@Zephyri: Thank you so much for taking the time to do a paintover. That helped enormously. You'll see now I've slightly blatantly used a lot of your composition now.
Also took my extra ref for the leg. I couldn't get the pose exactly right, as I have a 3-second timer, which is hardly enough time to dash over and get into position, but I got the leg at least. I see now what I was suspecting, that the second foot would naturally peek out under the thigh. Is this now distracting? Should I leave it hidden beneath her leg?
Am I doing this right, now?
I think you can leave the foot, and also that working these things out with drawings instead of having to repaint every time until you settle on something you like will help save you time.
A bit more light on the girl could help bring her out a bit more. Right now I'm most drawn to her head because of the contrast, and her body's sort of lost in the general mid-tone of the background.
edit: Also, look at the ref you took, then look at how you've got her leg positioned now. See crude ASCII art below: on the left is how your ref looks, on the right is how you've drawn the leg, which means the ref was basically taken for nothing. I also like the more natural curve of the back and sense of weight you'd get if you followed the ref pose a bit more closely, but your call on that.
Realistic painting is a slow and systematic process requiring a lot of stamina and focus. Being impatient and just gobbing down pixels is not going to produce a good end result.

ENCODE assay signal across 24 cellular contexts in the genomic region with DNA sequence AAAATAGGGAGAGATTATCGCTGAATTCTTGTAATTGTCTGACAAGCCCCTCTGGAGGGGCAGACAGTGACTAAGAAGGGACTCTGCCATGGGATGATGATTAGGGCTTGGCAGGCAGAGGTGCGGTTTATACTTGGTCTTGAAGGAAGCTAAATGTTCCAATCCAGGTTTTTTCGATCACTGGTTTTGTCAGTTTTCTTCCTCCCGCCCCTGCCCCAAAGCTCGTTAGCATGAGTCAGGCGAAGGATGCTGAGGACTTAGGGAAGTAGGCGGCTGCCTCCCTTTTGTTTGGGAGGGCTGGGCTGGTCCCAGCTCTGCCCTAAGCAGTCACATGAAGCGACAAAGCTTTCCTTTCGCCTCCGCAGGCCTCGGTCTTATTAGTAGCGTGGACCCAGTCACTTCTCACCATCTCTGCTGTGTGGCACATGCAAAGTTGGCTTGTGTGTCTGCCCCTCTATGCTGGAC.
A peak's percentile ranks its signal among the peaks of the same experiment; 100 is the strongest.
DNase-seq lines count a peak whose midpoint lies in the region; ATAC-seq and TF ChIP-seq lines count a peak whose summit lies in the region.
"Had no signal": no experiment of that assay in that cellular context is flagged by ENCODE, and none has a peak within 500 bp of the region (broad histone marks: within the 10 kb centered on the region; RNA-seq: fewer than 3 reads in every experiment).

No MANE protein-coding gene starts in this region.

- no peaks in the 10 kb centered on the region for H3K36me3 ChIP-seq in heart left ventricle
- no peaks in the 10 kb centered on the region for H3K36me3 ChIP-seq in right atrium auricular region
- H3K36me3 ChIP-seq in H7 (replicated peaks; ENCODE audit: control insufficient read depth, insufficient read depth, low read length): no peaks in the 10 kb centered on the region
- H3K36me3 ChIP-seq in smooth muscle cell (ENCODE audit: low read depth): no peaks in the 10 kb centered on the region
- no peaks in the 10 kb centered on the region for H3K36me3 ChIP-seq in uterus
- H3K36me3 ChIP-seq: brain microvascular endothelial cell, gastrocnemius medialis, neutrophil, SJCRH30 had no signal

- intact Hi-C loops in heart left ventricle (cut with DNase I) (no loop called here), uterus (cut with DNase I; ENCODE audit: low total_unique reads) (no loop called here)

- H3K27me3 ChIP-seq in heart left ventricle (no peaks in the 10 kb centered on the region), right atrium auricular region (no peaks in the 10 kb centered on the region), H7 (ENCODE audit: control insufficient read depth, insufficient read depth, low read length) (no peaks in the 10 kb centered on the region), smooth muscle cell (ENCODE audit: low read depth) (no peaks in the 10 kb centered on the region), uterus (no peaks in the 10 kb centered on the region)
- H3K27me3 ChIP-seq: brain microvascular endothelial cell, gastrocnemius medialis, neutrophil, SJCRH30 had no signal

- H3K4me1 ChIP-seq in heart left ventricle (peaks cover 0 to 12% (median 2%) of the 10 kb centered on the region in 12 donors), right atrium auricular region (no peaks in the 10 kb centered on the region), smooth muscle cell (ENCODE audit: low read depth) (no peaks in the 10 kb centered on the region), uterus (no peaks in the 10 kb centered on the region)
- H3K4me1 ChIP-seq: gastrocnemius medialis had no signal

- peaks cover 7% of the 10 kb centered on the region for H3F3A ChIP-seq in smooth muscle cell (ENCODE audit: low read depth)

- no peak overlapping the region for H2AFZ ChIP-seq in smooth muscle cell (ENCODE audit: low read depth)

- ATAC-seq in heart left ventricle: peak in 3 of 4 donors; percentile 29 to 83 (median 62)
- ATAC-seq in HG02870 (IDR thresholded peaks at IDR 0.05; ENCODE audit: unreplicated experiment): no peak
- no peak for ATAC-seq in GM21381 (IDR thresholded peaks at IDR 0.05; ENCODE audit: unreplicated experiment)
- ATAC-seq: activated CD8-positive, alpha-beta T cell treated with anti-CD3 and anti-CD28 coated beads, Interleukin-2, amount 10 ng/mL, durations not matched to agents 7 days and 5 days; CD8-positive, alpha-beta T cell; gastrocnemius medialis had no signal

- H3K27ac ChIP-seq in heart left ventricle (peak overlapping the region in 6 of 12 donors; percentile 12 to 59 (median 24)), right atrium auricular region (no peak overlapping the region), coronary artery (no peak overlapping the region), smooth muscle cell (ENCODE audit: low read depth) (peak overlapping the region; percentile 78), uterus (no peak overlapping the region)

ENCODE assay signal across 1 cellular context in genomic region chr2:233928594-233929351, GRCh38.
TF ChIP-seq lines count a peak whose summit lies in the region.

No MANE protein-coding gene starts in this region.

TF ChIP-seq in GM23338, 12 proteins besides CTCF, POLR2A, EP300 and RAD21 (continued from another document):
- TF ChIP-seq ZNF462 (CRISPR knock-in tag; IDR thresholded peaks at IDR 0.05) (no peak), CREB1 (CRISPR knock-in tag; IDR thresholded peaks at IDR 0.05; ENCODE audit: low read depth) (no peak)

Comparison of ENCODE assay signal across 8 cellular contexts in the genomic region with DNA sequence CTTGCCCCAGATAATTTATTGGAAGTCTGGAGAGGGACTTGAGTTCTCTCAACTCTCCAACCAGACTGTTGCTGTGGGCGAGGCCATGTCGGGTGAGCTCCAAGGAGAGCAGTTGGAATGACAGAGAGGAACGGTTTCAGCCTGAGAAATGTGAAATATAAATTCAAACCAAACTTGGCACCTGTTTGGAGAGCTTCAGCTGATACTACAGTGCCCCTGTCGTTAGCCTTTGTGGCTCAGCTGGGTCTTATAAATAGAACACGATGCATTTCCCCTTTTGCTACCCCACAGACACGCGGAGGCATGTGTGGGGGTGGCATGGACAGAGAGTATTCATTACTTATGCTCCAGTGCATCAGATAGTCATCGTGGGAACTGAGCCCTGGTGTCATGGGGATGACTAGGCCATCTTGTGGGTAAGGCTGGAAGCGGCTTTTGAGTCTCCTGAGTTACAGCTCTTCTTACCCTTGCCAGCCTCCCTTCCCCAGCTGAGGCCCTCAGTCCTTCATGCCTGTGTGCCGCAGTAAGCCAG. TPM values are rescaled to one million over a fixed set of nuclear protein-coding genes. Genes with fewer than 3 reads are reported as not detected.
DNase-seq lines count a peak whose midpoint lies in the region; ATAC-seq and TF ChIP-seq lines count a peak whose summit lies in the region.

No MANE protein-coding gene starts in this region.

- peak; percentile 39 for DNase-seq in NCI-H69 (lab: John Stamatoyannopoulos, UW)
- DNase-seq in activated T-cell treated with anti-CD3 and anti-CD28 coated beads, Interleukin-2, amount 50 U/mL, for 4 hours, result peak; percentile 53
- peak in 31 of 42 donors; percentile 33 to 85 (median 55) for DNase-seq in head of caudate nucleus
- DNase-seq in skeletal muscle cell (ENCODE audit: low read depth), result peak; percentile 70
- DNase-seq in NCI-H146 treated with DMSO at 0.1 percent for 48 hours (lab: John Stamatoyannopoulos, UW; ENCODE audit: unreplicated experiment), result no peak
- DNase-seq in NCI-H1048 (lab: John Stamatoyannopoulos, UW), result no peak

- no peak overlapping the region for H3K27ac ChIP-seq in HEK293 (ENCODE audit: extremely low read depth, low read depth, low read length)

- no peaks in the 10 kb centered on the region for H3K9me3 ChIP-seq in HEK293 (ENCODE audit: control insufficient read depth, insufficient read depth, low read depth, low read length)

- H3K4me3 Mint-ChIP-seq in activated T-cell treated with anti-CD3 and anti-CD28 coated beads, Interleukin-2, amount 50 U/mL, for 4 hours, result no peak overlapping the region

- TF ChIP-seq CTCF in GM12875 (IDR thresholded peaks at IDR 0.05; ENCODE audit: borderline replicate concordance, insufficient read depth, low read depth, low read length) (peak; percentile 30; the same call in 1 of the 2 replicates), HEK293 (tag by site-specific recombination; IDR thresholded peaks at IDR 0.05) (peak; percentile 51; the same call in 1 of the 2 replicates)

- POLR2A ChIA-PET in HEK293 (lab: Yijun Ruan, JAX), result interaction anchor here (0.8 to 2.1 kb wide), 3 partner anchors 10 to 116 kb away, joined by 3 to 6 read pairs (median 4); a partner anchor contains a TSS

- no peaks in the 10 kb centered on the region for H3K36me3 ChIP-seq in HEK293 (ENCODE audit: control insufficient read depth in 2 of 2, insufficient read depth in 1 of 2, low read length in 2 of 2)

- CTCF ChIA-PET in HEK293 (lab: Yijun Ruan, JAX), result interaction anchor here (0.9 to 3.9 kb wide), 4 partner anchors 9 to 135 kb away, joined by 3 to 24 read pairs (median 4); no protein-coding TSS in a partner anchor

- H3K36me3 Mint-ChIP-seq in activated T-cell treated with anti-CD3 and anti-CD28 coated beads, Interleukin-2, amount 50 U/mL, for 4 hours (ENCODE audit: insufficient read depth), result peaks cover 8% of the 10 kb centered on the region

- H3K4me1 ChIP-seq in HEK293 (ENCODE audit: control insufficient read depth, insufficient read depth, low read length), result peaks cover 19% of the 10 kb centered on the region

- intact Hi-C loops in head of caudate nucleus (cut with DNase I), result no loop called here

@Giacomo thanks for the advice. Unfortunately, my scanner is not working right now, so I can't scan any paper sketches. Reading over your crit, I realized that part of the awkward pose was because I was copying half the pose from the ref in the first post, and half from the crappy pic I took. I hope you didn't think I was so horrible at following a reference as that! Also, as far as the background, I am not intending to copy the ref exactly; I will rearrange the flowers and trees to my bidding. I don't have those kind of landscapes where I live, so that's about the best ref I'm going to get. The values I have on the pic right now are more how I would like to arrange them; they will of course be finalized later. This is far from my final!
From your advice, however, I dug out my digital camera and decided to take a better ref shot for the pose. This has pretty much the lighting I'm looking for. I also decided this pose felt more natural and interesting than what the other girl has going on.